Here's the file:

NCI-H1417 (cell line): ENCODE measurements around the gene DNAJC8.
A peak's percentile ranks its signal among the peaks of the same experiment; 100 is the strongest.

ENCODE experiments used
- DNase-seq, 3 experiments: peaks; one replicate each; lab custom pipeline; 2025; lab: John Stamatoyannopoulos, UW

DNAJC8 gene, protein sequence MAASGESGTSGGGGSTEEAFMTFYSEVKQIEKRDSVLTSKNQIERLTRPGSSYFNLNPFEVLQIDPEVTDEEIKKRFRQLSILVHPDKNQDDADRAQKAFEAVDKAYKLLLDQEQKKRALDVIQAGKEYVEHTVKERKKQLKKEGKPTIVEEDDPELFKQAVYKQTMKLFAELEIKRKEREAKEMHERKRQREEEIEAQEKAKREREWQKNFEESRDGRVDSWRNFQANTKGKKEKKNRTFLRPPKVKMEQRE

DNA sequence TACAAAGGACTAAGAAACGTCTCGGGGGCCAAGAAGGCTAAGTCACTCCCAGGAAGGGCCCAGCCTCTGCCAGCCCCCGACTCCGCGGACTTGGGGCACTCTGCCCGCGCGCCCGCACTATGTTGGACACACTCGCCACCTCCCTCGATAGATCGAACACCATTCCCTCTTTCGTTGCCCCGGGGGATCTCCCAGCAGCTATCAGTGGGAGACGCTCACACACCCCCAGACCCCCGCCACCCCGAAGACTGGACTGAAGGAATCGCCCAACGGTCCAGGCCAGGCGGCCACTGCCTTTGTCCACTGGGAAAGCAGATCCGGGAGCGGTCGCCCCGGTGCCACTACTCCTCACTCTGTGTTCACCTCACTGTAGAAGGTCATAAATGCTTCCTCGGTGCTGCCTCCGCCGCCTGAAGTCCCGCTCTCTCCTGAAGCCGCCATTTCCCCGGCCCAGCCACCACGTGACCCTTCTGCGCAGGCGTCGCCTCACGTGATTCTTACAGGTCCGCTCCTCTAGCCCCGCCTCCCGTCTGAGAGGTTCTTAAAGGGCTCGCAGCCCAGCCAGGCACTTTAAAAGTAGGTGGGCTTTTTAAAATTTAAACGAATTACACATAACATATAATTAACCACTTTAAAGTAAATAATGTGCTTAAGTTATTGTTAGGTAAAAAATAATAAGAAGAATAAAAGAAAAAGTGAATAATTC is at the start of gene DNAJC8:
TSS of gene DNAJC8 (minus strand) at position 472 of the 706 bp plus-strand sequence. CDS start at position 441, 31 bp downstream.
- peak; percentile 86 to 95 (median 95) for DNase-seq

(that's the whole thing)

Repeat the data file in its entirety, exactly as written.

NCI-H1417 (cell line): ENCODE measurements around the gene DNAJC8.
A peak's percentile ranks its signal among the peaks of the same experiment; 100 is the strongest.

ENCODE experiments used
- DNase-seq, 3 experiments: peaks; one replicate each; lab custom pipeline; 2025; lab: John Stamatoyannopoulos, UW

DNAJC8 gene, protein sequence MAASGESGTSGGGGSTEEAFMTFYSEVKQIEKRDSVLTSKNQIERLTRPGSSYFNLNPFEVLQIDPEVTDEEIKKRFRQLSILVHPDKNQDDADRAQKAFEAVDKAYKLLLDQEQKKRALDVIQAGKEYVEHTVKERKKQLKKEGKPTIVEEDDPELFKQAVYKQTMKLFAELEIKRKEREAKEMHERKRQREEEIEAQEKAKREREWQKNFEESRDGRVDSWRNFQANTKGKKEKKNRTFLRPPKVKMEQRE

DNA sequence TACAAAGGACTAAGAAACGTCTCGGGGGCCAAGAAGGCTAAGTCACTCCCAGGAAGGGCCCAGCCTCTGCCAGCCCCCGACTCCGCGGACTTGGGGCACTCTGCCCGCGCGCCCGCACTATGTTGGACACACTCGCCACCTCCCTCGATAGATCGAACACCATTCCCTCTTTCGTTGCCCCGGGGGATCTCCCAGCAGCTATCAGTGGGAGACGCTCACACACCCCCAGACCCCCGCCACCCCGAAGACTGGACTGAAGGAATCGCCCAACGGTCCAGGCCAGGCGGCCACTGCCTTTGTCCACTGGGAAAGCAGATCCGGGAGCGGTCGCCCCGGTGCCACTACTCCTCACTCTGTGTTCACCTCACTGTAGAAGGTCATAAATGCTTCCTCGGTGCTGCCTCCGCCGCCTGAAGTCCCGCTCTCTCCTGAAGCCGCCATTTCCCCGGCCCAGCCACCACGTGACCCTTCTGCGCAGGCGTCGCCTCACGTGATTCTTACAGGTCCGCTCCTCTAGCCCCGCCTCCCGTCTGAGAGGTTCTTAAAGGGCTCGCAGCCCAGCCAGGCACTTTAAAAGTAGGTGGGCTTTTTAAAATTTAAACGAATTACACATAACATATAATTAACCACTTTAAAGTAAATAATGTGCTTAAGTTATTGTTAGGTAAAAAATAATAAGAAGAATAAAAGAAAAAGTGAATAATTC is at the start of gene DNAJC8:
TSS of gene DNAJC8 (minus strand) at position 472 of the 706 bp plus-strand sequence. CDS start at position 441, 31 bp downstream.
- peak; percentile 86 to 95 (median 95) for DNase-seq